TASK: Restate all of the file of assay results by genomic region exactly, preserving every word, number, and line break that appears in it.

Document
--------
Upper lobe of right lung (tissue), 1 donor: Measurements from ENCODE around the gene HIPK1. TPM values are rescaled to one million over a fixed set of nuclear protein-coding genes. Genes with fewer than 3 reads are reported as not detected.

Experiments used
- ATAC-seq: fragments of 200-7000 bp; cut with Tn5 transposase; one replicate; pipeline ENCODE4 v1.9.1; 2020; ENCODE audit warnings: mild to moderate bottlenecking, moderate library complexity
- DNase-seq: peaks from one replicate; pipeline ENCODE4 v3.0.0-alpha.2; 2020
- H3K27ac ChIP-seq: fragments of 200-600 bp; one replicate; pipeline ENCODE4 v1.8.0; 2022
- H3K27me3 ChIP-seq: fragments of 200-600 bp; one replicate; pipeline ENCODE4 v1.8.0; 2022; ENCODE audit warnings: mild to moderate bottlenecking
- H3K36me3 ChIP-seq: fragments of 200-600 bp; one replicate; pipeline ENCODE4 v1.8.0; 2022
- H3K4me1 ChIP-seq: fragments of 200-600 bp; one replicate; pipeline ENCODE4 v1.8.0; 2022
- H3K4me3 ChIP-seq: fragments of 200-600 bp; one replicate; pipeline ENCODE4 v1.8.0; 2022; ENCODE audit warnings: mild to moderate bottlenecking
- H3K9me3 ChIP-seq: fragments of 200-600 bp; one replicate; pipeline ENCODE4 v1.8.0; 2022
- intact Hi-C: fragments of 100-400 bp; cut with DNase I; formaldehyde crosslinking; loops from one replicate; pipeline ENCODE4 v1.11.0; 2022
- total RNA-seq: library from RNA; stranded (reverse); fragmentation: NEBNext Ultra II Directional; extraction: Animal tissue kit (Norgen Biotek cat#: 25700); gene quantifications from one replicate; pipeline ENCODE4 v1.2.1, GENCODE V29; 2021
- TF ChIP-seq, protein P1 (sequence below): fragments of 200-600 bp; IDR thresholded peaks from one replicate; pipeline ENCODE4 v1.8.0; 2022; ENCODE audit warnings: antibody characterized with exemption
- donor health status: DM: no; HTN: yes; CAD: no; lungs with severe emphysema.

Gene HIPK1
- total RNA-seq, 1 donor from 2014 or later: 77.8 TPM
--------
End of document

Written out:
Upper lobe of right lung (tissue), 1 donor: Measurements from ENCODE around the gene HIPK1. TPM values are rescaled to one million over a fixed set of nuclear protein-coding genes. Genes with fewer than 3 reads are reported as not detected.

Experiments used
- ATAC-seq: fragments of 200-7000 bp; cut with Tn5 transposase; one replicate; pipeline ENCODE4 v1.9.1; 2020; ENCODE audit warnings: mild to moderate bottlenecking, moderate library complexity
- DNase-seq: peaks from one replicate; pipeline ENCODE4 v3.0.0-alpha.2; 2020
- H3K27ac ChIP-seq: fragments of 200-600 bp; one replicate; pipeline ENCODE4 v1.8.0; 2022
- H3K27me3 ChIP-seq: fragments of 200-600 bp; one replicate; pipeline ENCODE4 v1.8.0; 2022; ENCODE audit warnings: mild to moderate bottlenecking
- H3K36me3 ChIP-seq: fragments of 200-600 bp; one replicate; pipeline ENCODE4 v1.8.0; 2022
- H3K4me1 ChIP-seq: fragments of 200-600 bp; one replicate; pipeline ENCODE4 v1.8.0; 2022
- H3K4me3 ChIP-seq: fragments of 200-600 bp; one replicate; pipeline ENCODE4 v1.8.0; 2022; ENCODE audit warnings: mild to moderate bottlenecking
- H3K9me3 ChIP-seq: fragments of 200-600 bp; one replicate; pipeline ENCODE4 v1.8.0; 2022
- intact Hi-C: fragments of 100-400 bp; cut with DNase I; formaldehyde crosslinking; loops from one replicate; pipeline ENCODE4 v1.11.0; 2022
- total RNA-seq: library from RNA; stranded (reverse); fragmentation: NEBNext Ultra II Directional; extraction: Animal tissue kit (Norgen Biotek cat#: 25700); gene quantifications from one replicate; pipeline ENCODE4 v1.2.1, GENCODE V29; 2021
- TF ChIP-seq, protein P1 (sequence below): fragments of 200-600 bp; IDR thresholded peaks from one replicate; pipeline ENCODE4 v1.8.0; 2022; ENCODE audit warnings: antibody characterized with exemption
- donor health status: DM: no; HTN: yes; CAD: no; lungs with severe emphysema.

Gene HIPK1
- total RNA-seq, 1 donor from 2014 or later: 77.8 TPM